Paper manufacturing is one of the mainstays of economic infrastructure and paper products influence many aspects of business and personal life. Pulping, process chemistry, paper coating, and recycling are key areas that can benefit from nanotechnology methods. One such method, layer-by-layer (LbL) assembly, is of great interest of its usage in the field of nanocoating. It allows creating nanometer-sized ultrathin films both on large surfaces and on microfibers and cores with the desired composition. Researchers at Louisiana Tech University have developed a simple and cost effective technique to fabricate an electrically conductive paper by applying layer-by-layer nanoassembly coating directly on wood microfibers during paper making process. Nanocoated wood microfibers and paper may be applied to make electronic devices, such as capacitors, inductors, and transistors fabricated on cost-effective lignocellulose pulp. The use of a conductive nanocoating on wood fibers can open the door for the future development of smart paper technology, applied as sensors, communication devices, electromagnetic shields, and paper-based displays.
Controlling the shape of nanostructures is one of the challenging issues presently faced by synthetic chemists and materials engineers. Various shapes of nanomaterials, such as sphere-, rod-, wire-, triangle-, cube-, and tube-outlines have been synthesized by various approaches. However, to produce nanostructures with high monodispersity is still one of the major issues to be solved. Most work in this area focused on inorganic or synthetically organic materials. Using pure biomolecules to produce nano- or micro-structures, without the assistance of inorganic materials, is rare. Biocompatible nanospheres have been and remain of intense interest for biosensor, drug delivery, and biomedical contrast imaging. A new research report coming out of China now shows that highly monodispersed nanospheres of cystine (a sulfur-containing amino acid) aggregate were successfully produced by a quite simple method without the assistance of any other inorganic materials. This work could be of great significance in the production of nanomaterials, biosensors, and drug delivery.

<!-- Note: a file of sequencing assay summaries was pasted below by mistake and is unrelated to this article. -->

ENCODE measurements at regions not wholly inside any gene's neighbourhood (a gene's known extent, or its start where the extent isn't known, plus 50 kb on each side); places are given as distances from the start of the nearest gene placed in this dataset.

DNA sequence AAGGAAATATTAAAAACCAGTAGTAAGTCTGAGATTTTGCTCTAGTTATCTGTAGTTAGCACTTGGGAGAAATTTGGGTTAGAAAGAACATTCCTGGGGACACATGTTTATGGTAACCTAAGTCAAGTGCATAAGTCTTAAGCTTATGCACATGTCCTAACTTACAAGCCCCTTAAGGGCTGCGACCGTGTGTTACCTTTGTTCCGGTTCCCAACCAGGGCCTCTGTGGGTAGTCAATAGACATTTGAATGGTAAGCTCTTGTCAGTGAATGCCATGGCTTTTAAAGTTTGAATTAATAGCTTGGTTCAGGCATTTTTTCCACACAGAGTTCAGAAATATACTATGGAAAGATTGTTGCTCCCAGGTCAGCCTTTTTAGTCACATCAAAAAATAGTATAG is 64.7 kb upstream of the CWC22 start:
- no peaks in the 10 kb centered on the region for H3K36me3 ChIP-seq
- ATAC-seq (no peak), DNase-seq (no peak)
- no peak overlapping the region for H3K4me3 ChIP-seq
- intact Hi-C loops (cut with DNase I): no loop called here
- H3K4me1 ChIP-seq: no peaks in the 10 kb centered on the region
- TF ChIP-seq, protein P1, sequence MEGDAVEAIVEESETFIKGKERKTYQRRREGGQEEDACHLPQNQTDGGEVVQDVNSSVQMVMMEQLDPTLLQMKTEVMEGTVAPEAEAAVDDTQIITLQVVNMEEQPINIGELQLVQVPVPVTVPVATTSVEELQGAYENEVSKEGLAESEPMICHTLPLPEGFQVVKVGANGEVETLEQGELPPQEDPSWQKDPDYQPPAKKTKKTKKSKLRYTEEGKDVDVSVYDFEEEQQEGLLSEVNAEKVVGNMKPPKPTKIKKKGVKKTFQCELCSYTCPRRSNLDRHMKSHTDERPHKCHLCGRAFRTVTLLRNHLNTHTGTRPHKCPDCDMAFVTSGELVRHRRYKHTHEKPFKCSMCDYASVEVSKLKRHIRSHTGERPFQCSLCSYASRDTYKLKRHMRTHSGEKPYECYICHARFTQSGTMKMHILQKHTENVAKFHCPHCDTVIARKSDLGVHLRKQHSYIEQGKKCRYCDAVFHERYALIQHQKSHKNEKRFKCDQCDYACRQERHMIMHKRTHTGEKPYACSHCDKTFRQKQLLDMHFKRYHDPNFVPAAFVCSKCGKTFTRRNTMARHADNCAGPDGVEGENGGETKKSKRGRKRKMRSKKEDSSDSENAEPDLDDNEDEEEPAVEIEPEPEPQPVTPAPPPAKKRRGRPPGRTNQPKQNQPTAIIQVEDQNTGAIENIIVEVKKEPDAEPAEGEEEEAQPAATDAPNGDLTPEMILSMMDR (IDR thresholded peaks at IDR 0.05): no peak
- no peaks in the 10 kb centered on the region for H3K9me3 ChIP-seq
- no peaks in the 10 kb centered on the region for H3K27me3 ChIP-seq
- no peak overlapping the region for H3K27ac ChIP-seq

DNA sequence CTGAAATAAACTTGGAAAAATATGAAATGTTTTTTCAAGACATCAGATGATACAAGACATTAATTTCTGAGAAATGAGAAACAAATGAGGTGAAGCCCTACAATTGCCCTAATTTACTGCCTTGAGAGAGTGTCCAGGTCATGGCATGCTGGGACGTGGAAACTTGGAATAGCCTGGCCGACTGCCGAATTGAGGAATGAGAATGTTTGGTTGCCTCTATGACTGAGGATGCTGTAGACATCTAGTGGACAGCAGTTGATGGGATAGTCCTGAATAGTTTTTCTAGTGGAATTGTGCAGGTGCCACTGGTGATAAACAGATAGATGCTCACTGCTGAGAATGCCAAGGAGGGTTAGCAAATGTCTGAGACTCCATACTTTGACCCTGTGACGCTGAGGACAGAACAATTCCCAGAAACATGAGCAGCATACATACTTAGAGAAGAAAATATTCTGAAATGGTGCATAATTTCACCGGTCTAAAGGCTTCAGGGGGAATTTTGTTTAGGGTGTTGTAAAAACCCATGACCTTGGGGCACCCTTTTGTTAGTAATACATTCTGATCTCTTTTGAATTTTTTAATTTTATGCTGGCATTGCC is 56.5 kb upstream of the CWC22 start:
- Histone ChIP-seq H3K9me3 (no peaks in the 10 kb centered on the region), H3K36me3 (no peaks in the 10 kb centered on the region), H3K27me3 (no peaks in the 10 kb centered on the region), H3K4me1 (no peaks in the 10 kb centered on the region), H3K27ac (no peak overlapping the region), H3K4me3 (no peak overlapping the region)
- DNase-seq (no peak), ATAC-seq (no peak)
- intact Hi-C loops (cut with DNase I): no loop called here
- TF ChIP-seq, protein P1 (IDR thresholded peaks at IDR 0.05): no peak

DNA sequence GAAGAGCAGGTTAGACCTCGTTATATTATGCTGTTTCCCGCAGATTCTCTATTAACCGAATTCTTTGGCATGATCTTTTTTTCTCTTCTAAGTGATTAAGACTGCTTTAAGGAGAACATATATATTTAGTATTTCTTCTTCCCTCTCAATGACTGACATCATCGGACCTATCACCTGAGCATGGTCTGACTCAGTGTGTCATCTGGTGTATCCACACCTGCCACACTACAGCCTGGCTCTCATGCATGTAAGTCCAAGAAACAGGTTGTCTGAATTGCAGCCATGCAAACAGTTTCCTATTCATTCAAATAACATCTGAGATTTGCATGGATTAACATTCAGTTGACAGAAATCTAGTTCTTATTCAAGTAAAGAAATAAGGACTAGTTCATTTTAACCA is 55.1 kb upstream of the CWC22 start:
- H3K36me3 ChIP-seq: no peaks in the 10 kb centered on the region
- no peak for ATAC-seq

As the semiconductor industry continues to miniaturize in following Moore's Law, there are some real challenges ahead, particularly in moving deeper and deeper into the nano length scale. In particular, sustaining the traditional logic MOSFET (metal-oxide-semiconductor field-effect transistor) structure, design, and materials composition will be especially difficult, particularly beyond the 22 nm node. Nanocables, consisting of a range of materials, offer potential solutions to these problems and may even be an alternative to today's MOSFET. A group of researchers from several European countries now reports the synthesis of a magnetically tunable nanocable array, combining separate hard and soft magnetic materials in a single nanocable structure. The combination of two or more magnetic materials in such a radial structure is seen as a very powerful tool for the future fabrication of magnetoresistive, spin-valve and ultrafast spin-injection devices with nonplanar geometries.
With the advent of nanoscience and technology, a new area has developed in the area of textile finishing called "Nanofinishing". Growing awareness of health and hygiene has increased the demand for bioactive or antimicrobial and UV-protecting textiles. Coating the surface of textiles and clothing with nanoparticles is an approach to the production of highly active surfaces to have UV blocking, antimicrobial, flame retardant, water repellant and self-cleaning properties. While antimicrobial properties are exerted by nano-silver, UV blocking, self-cleaning and flame-retardant properties are imparted by nano-metal oxide coatings. Zinc oxide (ZnO) nanoparticles embedded in polymer matrices like soluble starch are a good example of functional nanostructures with potential for applications such as UV-protection ability in textiles and sunscreens, and antibacterial finishes in medical textiles and inner wears.